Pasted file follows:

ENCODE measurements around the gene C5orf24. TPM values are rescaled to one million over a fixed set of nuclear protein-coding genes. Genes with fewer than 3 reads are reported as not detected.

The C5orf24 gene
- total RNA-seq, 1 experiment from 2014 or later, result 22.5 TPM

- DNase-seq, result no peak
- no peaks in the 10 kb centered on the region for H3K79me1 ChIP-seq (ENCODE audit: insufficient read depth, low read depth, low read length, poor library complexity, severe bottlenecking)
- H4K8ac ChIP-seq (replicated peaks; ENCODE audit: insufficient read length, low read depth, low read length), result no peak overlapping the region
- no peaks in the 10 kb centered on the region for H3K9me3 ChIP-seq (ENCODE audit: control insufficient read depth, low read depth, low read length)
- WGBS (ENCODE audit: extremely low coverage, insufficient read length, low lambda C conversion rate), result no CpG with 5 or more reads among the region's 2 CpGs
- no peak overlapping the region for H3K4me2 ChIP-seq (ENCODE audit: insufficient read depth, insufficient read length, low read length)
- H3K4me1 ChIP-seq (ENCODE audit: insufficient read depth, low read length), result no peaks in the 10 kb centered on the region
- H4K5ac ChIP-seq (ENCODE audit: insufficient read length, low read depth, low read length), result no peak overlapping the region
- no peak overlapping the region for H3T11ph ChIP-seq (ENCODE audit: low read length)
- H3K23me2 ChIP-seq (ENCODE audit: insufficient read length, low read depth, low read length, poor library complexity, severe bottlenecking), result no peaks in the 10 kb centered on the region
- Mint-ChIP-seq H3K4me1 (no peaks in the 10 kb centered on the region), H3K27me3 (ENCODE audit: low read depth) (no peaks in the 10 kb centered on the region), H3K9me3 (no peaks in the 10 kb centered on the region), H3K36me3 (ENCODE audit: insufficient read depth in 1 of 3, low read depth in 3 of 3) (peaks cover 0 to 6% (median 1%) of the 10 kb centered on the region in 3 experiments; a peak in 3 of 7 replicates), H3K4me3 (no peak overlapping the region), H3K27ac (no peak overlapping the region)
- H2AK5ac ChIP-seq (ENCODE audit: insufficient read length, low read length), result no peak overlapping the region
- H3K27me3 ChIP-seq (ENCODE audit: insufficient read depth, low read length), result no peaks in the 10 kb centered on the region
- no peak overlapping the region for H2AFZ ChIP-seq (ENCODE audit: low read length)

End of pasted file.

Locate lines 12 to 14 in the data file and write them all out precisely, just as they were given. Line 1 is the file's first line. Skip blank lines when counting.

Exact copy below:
- no peak overlapping the region for H3T11ph ChIP-seq (ENCODE audit: low read length)
- H3K23me2 ChIP-seq (ENCODE audit: insufficient read length, low read depth, low read length, poor library complexity, severe bottlenecking), result no peaks in the 10 kb centered on the region
- Mint-ChIP-seq H3K4me1 (no peaks in the 10 kb centered on the region), H3K27me3 (ENCODE audit: low read depth) (no peaks in the 10 kb centered on the region), H3K9me3 (no peaks in the 10 kb centered on the region), H3K36me3 (ENCODE audit: insufficient read depth in 1 of 3, low read depth in 3 of 3) (peaks cover 0 to 6% (median 1%) of the 10 kb centered on the region in 3 experiments; a peak in 3 of 7 replicates), H3K4me3 (no peak overlapping the region), H3K27ac (no peak overlapping the region)